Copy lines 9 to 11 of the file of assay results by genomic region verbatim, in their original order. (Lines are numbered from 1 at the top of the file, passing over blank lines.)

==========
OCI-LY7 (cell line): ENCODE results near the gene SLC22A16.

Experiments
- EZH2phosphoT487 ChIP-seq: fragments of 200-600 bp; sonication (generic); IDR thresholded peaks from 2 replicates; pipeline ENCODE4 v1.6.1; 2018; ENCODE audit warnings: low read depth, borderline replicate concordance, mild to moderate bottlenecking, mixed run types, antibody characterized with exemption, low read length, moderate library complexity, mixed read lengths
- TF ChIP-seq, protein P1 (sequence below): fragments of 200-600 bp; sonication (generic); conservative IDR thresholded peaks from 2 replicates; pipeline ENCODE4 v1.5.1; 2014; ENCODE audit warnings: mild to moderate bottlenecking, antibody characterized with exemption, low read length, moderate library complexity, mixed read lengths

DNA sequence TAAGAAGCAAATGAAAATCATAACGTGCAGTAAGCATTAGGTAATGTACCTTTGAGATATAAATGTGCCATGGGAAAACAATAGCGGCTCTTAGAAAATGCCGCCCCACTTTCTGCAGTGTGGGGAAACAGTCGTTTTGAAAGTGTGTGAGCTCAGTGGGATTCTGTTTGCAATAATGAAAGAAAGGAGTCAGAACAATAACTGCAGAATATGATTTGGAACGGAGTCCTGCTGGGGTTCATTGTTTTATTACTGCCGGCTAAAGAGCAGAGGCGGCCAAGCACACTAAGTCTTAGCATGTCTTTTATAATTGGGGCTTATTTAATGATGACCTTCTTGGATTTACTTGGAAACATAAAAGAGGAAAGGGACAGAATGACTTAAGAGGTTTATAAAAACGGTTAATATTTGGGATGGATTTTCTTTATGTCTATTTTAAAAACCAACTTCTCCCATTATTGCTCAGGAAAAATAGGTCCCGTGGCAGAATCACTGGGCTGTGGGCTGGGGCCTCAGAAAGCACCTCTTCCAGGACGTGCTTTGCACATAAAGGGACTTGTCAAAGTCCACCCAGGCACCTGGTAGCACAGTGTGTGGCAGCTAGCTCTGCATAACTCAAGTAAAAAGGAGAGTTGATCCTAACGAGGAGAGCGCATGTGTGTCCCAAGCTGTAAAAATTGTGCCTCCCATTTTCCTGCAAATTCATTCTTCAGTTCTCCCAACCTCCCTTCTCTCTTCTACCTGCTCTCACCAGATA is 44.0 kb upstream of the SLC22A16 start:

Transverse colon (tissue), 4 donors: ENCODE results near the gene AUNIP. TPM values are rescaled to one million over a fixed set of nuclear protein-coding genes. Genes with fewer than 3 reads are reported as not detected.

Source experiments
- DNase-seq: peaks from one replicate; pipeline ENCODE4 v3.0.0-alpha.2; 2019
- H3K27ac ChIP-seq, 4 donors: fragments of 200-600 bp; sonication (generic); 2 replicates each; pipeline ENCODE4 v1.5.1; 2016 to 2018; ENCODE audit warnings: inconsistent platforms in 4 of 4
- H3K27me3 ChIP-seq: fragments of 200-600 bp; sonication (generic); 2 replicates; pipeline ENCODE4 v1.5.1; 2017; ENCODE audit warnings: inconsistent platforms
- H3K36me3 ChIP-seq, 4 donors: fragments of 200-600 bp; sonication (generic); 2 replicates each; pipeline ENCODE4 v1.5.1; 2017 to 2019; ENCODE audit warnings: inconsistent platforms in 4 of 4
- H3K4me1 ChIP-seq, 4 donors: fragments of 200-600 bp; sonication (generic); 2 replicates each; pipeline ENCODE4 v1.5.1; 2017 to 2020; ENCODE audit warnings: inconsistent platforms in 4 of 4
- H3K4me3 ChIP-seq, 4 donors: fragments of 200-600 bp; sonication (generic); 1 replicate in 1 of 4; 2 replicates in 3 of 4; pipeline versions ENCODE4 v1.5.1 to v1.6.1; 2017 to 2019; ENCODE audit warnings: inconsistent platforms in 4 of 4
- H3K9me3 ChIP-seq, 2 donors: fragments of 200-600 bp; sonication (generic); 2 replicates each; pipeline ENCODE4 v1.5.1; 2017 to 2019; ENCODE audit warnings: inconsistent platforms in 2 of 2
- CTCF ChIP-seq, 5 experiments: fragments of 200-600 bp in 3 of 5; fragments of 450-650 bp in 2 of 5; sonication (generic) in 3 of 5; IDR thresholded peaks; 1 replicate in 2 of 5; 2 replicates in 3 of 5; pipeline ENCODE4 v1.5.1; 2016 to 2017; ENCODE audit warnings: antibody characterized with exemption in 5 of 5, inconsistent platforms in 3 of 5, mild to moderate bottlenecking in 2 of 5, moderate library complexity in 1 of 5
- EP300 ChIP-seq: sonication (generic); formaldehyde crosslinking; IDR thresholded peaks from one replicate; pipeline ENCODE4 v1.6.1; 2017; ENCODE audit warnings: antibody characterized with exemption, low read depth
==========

- H3K27ac ChIP-seq, 4 donors: fragments of 200-600 bp; sonication (generic); 2 replicates each; pipeline ENCODE4 v1.5.1; 2016 to 2018; ENCODE audit warnings: inconsistent platforms in 4 of 4
- H3K27me3 ChIP-seq: fragments of 200-600 bp; sonication (generic); 2 replicates; pipeline ENCODE4 v1.5.1; 2017; ENCODE audit warnings: inconsistent platforms
- H3K36me3 ChIP-seq, 4 donors: fragments of 200-600 bp; sonication (generic); 2 replicates each; pipeline ENCODE4 v1.5.1; 2017 to 2019; ENCODE audit warnings: inconsistent platforms in 4 of 4